line decor
line decor

recovered paper & packaging

With the rapid rise in the level of paper and cardboard recovered from the UK waste stream for recycling over the last decade there has been some difficulties with maintaining the quality for efficient reprocessing. This is particularly acute where tonnage based targets have been introduced as a means of measuring success such as for Local Authorities and packaging waste producers. Recovered paper quality is key for a number of reasons:

  • It means the best sales value of the material is retained;
  • It gives the greatest amount of carbon savings when being reprocessed into new paper and cardboard products;
  • It means it can be exported for recycling with the minimum of control.

For further information, follow the links below

Quality recovered paper can be shipped following the simplest export requirements under the “green list” categorisation as it is deemed non hazardous by Europe and most other world nations. However, the European and UK interpretation of “green list” recovered paper has raised issues with stakeholders, including exporters, as to the definition of “green list”.

In an attempt to alleviate some of these issues, CPI has developed an Export Code of Practice based on global paper mill standards for recovered paper as a raw material. This Export Code of Practice is designed to give assurance, to the Environment Agencies and Government, that the Recovered Paper Industry will self-regulate its outputs to ensure an economically viable product that meets global standards. The Code, which is based on the risk factors associated with typical Member collection techniques, is intended to ensure the output from Members’ depots is of a sufficient quality for direct use in paper mills, without the need for further sorting.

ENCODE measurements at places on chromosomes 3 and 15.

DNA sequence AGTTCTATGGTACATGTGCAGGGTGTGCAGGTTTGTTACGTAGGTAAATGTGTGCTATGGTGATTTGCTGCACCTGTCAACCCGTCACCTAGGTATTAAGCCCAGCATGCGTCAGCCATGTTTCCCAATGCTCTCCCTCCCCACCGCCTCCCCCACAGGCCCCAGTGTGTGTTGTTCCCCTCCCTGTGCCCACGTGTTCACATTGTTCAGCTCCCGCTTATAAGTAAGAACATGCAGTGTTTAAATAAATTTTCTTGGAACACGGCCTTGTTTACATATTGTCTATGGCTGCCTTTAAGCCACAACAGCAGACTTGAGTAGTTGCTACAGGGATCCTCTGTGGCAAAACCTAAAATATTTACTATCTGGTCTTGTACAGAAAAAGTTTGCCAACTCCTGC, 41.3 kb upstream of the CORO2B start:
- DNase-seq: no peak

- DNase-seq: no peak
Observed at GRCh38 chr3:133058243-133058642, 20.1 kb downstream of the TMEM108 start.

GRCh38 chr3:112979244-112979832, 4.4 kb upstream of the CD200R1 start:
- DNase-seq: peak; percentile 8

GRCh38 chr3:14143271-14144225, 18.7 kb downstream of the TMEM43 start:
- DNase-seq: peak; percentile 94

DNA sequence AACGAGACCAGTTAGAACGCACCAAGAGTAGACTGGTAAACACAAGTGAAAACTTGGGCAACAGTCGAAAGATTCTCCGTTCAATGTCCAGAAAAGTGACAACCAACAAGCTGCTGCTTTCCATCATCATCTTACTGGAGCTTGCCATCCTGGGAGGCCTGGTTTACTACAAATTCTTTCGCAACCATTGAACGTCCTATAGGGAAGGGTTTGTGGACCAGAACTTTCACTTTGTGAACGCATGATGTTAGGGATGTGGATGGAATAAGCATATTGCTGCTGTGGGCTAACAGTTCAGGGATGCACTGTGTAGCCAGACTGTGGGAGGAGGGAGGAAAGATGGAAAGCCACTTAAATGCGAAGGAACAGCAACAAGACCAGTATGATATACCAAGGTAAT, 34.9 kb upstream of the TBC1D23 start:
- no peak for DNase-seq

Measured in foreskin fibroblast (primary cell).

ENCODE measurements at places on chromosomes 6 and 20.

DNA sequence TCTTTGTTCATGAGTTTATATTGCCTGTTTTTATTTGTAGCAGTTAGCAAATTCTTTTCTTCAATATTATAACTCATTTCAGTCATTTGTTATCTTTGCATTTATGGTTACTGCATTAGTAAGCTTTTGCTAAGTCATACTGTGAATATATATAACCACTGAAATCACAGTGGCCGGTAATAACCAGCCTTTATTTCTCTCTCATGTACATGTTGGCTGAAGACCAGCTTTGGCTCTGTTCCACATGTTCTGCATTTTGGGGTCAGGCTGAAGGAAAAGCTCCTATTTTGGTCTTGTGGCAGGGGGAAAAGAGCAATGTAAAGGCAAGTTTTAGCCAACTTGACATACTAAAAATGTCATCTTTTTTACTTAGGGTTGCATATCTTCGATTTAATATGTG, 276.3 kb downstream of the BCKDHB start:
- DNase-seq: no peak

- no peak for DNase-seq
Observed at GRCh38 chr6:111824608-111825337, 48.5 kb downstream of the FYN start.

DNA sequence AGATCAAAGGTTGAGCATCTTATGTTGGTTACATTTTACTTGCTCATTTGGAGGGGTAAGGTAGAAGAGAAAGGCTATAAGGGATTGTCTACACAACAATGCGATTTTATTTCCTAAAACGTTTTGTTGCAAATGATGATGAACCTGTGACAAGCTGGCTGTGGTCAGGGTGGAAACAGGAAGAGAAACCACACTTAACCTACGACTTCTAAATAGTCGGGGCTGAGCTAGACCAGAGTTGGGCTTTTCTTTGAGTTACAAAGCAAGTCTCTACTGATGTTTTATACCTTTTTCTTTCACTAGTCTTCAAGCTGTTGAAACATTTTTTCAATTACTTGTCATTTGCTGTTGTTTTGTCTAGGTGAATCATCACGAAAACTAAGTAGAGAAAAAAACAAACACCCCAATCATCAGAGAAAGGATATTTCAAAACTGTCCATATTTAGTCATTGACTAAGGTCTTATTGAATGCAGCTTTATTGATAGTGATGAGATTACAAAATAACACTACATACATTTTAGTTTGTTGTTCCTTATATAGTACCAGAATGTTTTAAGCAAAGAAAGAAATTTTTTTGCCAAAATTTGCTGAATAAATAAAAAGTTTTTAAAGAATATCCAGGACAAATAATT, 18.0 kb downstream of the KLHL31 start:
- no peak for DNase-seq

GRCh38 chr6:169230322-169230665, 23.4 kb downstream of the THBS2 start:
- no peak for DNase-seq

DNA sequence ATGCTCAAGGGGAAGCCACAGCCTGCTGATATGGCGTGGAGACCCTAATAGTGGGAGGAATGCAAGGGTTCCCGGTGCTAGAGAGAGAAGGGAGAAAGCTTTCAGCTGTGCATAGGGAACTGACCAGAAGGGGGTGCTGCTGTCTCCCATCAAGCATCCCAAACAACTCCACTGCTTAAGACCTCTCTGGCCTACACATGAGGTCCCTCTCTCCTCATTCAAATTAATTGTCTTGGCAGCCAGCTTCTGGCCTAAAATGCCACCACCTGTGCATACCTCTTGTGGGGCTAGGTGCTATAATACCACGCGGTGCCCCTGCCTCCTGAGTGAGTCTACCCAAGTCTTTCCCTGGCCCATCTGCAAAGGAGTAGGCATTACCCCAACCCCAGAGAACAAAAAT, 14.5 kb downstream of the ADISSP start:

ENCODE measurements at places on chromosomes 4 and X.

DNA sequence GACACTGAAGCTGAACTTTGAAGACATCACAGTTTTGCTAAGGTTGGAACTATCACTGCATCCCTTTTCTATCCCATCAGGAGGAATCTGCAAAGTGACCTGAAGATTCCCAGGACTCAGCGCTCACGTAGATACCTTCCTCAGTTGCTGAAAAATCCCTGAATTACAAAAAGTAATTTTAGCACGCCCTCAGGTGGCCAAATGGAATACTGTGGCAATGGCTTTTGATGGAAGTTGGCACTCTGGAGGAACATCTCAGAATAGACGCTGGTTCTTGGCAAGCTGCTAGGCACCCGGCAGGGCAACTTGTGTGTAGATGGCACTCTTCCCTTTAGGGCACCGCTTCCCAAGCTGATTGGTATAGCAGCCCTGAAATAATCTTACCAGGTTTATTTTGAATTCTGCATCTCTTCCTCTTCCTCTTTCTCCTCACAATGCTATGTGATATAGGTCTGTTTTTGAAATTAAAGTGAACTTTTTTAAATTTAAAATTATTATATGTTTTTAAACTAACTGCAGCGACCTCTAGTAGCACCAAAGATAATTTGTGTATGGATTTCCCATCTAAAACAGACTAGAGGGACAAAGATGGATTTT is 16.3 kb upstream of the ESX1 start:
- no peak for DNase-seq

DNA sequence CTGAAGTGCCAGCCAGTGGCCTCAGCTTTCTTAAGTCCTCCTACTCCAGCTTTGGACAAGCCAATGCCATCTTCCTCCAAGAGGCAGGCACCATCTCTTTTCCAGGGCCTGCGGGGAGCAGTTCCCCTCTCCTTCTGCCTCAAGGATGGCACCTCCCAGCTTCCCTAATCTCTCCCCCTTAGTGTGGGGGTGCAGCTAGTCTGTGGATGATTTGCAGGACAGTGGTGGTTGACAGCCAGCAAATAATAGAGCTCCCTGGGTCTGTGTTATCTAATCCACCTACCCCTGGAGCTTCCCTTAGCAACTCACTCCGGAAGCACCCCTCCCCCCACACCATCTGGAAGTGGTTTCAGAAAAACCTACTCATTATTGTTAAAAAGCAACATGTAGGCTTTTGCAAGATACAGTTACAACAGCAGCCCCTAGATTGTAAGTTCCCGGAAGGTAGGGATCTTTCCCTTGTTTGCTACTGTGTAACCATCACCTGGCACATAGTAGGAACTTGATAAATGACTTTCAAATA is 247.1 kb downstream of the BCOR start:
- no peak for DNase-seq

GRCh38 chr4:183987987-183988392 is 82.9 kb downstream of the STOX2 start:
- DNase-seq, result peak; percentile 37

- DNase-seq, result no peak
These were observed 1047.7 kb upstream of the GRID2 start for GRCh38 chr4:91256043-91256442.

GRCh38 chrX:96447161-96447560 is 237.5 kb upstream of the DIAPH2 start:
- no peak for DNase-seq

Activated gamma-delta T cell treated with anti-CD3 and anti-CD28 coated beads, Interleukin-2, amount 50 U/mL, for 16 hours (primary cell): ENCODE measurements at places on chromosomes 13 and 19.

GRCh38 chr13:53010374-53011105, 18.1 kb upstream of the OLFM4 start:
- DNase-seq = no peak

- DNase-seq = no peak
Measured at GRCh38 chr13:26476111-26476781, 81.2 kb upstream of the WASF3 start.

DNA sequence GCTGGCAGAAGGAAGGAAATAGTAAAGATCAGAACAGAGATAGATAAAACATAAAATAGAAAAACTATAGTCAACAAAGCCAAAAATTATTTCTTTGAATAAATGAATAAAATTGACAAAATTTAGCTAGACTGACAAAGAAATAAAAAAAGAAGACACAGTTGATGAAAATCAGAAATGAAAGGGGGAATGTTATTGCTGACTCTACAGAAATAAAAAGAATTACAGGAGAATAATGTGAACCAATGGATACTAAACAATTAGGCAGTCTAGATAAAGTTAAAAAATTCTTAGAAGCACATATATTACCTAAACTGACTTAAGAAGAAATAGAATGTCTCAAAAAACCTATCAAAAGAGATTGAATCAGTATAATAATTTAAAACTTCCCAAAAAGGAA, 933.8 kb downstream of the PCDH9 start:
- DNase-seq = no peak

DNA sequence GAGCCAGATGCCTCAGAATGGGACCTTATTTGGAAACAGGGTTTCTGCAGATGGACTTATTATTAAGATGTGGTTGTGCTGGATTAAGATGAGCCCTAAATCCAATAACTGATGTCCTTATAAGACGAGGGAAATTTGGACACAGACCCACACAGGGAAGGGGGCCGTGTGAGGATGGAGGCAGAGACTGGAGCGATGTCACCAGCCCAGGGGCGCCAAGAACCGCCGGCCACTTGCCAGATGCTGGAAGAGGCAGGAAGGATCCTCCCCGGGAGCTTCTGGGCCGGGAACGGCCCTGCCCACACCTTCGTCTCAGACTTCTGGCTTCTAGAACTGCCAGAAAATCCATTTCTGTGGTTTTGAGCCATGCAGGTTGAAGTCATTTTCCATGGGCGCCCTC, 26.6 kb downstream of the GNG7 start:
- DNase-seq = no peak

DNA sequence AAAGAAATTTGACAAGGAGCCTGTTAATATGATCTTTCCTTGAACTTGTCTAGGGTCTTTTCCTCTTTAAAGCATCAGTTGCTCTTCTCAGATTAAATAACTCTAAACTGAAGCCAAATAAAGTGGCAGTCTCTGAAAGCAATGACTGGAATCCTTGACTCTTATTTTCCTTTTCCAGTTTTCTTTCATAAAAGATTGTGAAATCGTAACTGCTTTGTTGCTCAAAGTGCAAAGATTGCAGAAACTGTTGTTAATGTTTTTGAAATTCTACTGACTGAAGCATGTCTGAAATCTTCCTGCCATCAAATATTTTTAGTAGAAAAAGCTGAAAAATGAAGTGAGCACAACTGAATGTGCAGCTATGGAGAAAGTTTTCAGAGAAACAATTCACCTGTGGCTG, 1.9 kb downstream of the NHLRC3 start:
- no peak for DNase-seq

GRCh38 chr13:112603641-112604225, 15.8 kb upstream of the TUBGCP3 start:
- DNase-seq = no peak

Although conformity to the Code does not constitute “green list” approval by the EU and UK Regulators, it goes a long way to show that those signed up to the Code have done everything in their power to ensure the material meets global paper mill standards.

For further information, follow the links below:


Through the Packaging Waste Directive, the European Commission has set binding recovery and recycling targets for packaging waste in Member states by 2008 and beyond. These targets relate both to overall packaging recovery and recycling levels, as well as to material specific targets.

The UK, through its own Packaging Waste Regulations, has put in place a market based system to ensure national compliance with the EC Directive. The Regulations require obligated packaging producers to buy evidence to show that a set amount of packaging,   proportionate to the amount they put onto the market, has been recycled from the UK waste stream. This proportion is set so as to meet the Directive’s recovery and recycling targets.

UK Paper packaging recycling hit 80% in 2009, eclipsing the EU Directive requirement of 60%.
This performance marks out paper as a successful medium for sustainability and residual waste reduction.  CPI calls on government to look seriously at removing paper packaging from the regulations, thereby reducing the administrative burden on an industry that has already exceeded its targets. The removal of a material that has shown an exceptional performance will also be in line with governments “better regulation” policy and allow the regulators to concentrate on those materials struggling to meet their targets.

Further information can be found at:

In this fast moving world of consumerism it is important that the products made from recovered materials perform and give the same performance criteria as those made from primary (virgin) materials. To this end ERPA (European Recovered Paper Association), CEPI (Confederation of European Paper Industries) and FEFCO (European Federation of Corrugated Board Manufacturers), our European trade associations, have released a number of “guidelines for responsible sourcing and supply of recovered paper”. These documents are aimed at cementing best practice during the collection and reprocessing of recovered paper to meet increasing demands from end users, particularly with regard to food contact materials.

Further information can be found at:


......© Confederation of Paper Industries, 1 Rivenhall Road, Swindon, Wiltshire SN5 7BD